WILMINGTON, NC (WWAY) -- Federal investigators say a captain's "reckless decision to sail into the well-forecasted path of Hurricane Sandy" was the probable cause of the tall ship Bounty sinking off North Carolina in October 2012.
The National Transportation Safety Board released its report into the Bounty sinking today. The incident killed Capt. Robin Walbridge and another crewmember. Three other people were seriously hurt.
The 108-foot-long wooden tall ship was made for the 1962 movie "Mutiny on the Bounty," and was a replica of the famous ship of the same name. It left Connecticut on Oct. 25, 2012, heading for Florida despite crew members' concerns and sailed into Sandy's forecast track, the NTSB said. The report also points to wood rot and the functionality of pumps on board contributed to the safety of the crew.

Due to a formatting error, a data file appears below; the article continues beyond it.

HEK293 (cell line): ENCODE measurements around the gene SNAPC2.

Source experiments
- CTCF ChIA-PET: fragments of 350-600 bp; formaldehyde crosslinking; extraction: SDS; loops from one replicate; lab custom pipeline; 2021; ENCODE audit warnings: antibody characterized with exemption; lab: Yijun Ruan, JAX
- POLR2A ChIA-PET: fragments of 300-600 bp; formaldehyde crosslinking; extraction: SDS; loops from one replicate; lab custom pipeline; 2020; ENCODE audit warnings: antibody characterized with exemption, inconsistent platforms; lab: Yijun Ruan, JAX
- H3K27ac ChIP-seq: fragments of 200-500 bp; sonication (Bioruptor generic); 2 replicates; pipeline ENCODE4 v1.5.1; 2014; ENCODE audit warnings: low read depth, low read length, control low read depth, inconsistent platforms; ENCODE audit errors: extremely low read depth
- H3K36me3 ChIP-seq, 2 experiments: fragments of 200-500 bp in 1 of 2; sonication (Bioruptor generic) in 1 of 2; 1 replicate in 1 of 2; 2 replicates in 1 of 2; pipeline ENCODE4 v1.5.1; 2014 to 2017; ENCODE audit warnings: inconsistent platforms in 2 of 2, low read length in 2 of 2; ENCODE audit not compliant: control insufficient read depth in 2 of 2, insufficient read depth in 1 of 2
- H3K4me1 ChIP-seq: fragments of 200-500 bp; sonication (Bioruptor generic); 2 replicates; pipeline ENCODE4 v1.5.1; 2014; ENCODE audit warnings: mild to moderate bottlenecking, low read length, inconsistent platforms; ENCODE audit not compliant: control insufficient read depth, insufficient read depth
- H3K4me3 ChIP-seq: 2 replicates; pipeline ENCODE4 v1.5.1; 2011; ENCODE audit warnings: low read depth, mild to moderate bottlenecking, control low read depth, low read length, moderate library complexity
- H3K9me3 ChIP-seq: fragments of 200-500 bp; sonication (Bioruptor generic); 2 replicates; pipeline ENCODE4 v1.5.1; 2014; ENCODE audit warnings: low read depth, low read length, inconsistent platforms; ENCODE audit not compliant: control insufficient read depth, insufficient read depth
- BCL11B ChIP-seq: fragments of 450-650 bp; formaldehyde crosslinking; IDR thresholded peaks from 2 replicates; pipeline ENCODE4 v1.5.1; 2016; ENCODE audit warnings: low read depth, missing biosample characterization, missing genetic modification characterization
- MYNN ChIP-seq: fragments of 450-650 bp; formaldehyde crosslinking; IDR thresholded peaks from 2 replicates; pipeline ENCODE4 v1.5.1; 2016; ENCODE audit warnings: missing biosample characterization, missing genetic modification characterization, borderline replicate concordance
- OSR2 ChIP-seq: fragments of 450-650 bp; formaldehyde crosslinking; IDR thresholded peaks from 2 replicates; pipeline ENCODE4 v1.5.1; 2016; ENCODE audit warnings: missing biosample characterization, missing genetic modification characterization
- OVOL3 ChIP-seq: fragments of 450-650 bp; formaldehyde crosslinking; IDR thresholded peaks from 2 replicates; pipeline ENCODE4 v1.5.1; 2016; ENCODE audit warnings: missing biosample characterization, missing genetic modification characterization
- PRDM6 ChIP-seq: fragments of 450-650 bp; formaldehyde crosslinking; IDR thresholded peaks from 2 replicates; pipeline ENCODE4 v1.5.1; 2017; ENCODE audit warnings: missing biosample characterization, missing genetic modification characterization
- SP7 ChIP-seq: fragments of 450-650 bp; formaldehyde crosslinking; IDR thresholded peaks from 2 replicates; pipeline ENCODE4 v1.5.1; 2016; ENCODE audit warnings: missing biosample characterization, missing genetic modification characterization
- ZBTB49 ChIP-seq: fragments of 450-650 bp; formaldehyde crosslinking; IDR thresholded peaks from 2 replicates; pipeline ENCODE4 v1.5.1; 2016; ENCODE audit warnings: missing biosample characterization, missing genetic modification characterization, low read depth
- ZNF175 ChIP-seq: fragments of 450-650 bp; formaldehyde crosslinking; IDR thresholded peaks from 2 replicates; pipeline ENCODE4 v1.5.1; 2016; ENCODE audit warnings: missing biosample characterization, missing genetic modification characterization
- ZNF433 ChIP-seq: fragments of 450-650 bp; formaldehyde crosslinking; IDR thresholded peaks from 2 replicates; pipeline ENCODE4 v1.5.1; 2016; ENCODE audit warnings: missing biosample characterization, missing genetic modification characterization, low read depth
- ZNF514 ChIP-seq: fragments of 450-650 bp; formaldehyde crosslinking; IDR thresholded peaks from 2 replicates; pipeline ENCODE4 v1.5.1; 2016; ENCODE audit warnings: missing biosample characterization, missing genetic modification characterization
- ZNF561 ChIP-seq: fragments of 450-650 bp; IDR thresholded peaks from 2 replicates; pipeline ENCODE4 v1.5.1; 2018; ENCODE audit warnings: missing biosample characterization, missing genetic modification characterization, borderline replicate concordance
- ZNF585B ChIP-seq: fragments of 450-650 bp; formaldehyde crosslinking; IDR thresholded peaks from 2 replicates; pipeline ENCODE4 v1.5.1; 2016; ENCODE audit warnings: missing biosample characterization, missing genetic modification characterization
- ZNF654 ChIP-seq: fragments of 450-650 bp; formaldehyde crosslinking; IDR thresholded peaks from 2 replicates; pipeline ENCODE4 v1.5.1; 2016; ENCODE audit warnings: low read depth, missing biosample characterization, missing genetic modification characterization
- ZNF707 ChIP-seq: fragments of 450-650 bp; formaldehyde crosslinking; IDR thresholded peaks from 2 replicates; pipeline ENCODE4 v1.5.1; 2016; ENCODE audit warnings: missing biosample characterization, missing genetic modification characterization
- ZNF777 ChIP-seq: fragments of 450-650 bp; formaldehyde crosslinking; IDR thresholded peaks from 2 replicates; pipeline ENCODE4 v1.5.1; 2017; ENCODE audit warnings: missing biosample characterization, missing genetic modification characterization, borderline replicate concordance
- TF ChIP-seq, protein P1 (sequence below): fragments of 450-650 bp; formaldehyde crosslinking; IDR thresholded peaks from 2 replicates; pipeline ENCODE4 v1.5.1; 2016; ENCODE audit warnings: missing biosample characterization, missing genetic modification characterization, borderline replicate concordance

Investigators concluded the Bounty's final trip never should have happened.
"Although this wooden ship was modeled after an 18th century vessel, the Captain had access to 21st century hurricane modeling tools that predicted the path and severity of Hurricane Sandy," NTSB Chair Deborah Hersman said. "The Bounty's crew was put into an extraordinarily hazardous situation through decisions that by any measure didn't prioritize safety."
The ship sank early on Oct. 29, 2012, about 110 miles southeast of Cape Hatteras after taking on about ten feet of water. The Coast Guard rescued 13 crewmembers from the Bounty.
In addition to the captain's fault, the NTSB report also points blame at the ship's owners for not discouraging the voyage.